I talk a lot about the necessity of equity in the outdoors, redefining adventure on one’s own terms, and inserting one’s story into the dominant narrative(s). When new voices start to enter those conversations, they can’t help but shift. It’s a powerful way to change the internalized beliefs we hold about who gets to take up space in the outdoors, in the workplace, in our minds, and more. If only that lone Black man’s story had been held in different hands – preferably his own - when it came to telling it.
I heard the prominent Black novelist Walter Mosely once say that we don’t exist if we can’t see ourselves in the literature of the day. Present and past, he added. Toni Morrison famously said that if we don’t see the stories we want to read, we must write them ourselves. History is literature, a compilation of our stories, told for posterity. And the more we know about our stories – those of our ancestors, our neighbors, ourselves – the more real we become to each other.
When I’m on trails and the cellphone signal falls away, I find myself imagining the lives of my predecessors. I think about the courageous men and women who led so many enslaved people to freedom; I think about the artists and authors and scholars who understood the importance of casting us in the fullness of our humanity so that we didn’t forget it when the world seemed to. I think about the people whose names I’ll never know, boycotting the buses to bring an era of inequity to its knees, and those who made their homes in inhospitable conditions under unimaginable circumstances so that we’d have a chance to live lives they couldn’t have fathomed for themselves. I take great inspiration from these groundbreakers as I run, knowing that I’m never truly going it alone. Without them and their collective efforts, I’d likely never know the privilege and joy in this freedom of movement.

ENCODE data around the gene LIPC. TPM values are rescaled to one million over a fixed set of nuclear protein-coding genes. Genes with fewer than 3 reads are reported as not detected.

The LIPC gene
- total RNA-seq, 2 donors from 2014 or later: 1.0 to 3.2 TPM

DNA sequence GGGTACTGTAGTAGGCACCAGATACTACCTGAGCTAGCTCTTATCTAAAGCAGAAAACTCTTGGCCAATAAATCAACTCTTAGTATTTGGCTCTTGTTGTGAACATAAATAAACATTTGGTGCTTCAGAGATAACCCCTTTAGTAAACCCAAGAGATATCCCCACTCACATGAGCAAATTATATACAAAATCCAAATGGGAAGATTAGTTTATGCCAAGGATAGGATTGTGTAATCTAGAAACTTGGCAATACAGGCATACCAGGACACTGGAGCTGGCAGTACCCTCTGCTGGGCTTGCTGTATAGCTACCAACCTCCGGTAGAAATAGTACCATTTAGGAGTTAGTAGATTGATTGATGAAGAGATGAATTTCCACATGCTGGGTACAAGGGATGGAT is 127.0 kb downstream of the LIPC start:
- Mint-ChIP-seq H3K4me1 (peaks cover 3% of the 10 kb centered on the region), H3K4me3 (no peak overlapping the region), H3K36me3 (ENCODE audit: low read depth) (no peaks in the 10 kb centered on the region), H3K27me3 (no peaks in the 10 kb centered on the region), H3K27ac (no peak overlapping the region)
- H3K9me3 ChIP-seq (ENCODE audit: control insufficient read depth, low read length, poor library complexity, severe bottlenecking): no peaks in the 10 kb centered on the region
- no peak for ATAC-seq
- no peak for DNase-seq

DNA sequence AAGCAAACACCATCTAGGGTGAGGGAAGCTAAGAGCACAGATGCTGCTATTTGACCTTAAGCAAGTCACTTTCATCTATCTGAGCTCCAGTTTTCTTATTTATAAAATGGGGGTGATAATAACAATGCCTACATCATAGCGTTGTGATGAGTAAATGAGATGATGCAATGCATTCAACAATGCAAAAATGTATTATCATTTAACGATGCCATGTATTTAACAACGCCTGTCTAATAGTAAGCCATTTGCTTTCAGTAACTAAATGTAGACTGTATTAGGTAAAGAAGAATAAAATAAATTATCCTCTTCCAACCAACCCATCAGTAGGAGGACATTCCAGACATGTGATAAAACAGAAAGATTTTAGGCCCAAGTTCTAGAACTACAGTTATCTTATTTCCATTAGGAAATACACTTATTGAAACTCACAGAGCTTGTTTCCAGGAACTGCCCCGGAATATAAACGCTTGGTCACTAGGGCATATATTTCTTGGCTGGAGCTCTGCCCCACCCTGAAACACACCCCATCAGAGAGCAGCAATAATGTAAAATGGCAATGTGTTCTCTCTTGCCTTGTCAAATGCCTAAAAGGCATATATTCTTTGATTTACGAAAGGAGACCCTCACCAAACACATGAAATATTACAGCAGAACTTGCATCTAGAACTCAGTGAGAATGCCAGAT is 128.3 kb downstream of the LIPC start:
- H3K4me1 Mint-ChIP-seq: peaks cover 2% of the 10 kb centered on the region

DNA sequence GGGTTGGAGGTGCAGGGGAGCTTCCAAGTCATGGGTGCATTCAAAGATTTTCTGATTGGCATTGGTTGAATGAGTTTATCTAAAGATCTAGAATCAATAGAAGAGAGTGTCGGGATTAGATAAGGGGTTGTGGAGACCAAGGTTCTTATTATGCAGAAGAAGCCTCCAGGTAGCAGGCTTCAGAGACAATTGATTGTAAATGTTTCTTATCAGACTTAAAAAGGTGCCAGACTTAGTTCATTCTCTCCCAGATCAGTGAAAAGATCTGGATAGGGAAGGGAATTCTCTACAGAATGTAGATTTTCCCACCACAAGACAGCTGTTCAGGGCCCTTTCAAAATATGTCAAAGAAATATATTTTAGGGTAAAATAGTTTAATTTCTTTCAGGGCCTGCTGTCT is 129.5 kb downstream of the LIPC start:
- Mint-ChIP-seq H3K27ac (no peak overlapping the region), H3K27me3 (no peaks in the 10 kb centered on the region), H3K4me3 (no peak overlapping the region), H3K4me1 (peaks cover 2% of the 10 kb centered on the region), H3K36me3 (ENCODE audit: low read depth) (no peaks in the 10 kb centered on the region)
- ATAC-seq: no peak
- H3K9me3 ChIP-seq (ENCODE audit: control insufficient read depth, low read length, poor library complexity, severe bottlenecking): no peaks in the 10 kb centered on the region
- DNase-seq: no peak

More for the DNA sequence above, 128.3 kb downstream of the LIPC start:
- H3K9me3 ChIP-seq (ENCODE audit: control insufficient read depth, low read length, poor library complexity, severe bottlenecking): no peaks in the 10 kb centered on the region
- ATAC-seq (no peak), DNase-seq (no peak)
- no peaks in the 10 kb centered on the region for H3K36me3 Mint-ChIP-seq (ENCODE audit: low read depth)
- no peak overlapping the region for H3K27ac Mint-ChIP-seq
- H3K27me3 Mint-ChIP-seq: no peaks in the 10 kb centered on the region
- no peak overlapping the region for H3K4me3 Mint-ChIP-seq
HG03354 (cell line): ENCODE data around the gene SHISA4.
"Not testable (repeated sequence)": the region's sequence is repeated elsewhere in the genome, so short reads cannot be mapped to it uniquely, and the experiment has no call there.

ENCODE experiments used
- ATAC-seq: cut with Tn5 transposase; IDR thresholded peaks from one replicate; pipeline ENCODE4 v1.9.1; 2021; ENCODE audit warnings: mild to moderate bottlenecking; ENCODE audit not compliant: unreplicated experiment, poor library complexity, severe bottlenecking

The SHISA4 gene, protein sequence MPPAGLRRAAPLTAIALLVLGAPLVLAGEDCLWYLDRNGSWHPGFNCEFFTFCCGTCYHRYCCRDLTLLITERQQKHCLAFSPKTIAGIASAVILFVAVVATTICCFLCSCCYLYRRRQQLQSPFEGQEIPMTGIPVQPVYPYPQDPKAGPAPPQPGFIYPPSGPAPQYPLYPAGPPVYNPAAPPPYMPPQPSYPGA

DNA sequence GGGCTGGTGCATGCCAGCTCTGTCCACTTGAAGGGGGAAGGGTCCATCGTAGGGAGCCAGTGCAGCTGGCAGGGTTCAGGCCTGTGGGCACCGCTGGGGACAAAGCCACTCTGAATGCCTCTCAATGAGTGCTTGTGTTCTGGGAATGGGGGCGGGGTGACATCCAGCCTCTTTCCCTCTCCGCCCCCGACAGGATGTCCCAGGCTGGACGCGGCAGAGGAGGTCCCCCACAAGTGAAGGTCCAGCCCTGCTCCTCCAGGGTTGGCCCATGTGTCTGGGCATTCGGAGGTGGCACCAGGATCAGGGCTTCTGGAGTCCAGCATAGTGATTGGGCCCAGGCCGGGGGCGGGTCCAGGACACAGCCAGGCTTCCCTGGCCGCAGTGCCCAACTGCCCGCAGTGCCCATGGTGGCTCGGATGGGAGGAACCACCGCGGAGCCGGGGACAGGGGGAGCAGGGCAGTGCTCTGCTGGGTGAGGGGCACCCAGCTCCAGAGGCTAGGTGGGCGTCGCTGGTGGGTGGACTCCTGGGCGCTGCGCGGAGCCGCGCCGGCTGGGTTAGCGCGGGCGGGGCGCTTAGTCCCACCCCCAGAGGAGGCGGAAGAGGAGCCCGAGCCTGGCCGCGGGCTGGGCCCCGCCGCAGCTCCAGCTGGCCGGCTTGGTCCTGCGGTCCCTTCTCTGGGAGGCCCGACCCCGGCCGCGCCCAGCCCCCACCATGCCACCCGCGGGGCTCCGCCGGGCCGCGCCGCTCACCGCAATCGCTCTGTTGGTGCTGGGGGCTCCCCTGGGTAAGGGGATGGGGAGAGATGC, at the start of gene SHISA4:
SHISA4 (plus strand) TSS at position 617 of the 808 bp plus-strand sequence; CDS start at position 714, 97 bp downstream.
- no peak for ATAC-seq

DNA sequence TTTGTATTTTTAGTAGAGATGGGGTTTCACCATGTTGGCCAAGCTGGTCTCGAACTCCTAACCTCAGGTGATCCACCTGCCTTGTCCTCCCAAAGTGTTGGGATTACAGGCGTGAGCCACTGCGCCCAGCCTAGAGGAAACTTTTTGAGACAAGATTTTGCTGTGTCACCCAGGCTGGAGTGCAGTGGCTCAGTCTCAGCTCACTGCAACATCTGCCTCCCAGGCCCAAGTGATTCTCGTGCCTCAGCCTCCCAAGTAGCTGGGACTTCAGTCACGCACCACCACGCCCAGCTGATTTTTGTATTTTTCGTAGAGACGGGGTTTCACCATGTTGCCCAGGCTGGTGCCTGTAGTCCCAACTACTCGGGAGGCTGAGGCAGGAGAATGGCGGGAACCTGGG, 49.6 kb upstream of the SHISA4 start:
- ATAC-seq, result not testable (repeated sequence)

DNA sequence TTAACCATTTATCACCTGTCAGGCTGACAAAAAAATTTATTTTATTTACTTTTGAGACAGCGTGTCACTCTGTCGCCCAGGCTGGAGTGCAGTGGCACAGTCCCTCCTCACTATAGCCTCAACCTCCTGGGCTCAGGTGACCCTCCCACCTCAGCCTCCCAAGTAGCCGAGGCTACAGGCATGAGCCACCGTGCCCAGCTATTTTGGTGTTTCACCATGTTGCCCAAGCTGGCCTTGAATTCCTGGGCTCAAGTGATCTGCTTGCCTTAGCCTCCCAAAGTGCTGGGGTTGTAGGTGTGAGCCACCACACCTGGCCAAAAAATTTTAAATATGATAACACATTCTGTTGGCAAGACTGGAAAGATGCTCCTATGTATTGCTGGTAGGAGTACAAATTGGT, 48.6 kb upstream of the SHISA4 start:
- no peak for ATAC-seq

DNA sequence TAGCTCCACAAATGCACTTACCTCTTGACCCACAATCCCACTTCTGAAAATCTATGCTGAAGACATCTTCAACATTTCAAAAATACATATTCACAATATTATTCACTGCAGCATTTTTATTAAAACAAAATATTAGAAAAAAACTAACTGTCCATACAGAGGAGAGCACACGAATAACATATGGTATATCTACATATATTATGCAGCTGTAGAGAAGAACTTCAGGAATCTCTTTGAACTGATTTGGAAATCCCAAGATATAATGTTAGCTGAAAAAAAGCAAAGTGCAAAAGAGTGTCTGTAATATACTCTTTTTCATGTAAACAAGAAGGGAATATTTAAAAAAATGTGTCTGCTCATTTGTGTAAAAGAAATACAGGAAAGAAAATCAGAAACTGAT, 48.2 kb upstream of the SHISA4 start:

A friend once told me we don’t have to know everyone’s name to know they came this way before us. “We can feel them every time we put our feet on the earth,” she said. I believe and acknowledge that. History doesn't exist removed from us; we're living it all the time. Case in point: did you see all that Black history – which is also American history – being made at the White House a few weeks back?
To the extent we understand and honor the complexity of our past, the more access we have to depth and richness of our lives in the moment. I’m sure I arrived at this epiphany on the run, as well. Sometimes running mountain trails is grueling. No two ways about it. But part of the agreement I make long before reaching the trailhead is that I might need to keep moving through pain and fatigue if I’m to build endurance and strength over time. I’m not the first, I’m not the only one, and I take great pride in that.
About the author:
Kriste Peoples is a Denver-based writer, producer, women’s trail running coach, Altra athlete, and outdoorist. As the founder of Black Women’s Alliance of Denver, she extends her passion for connecting underrepresented communities to new, empowering narratives of wellness. Follow Kriste on Instagram: @kristepeoples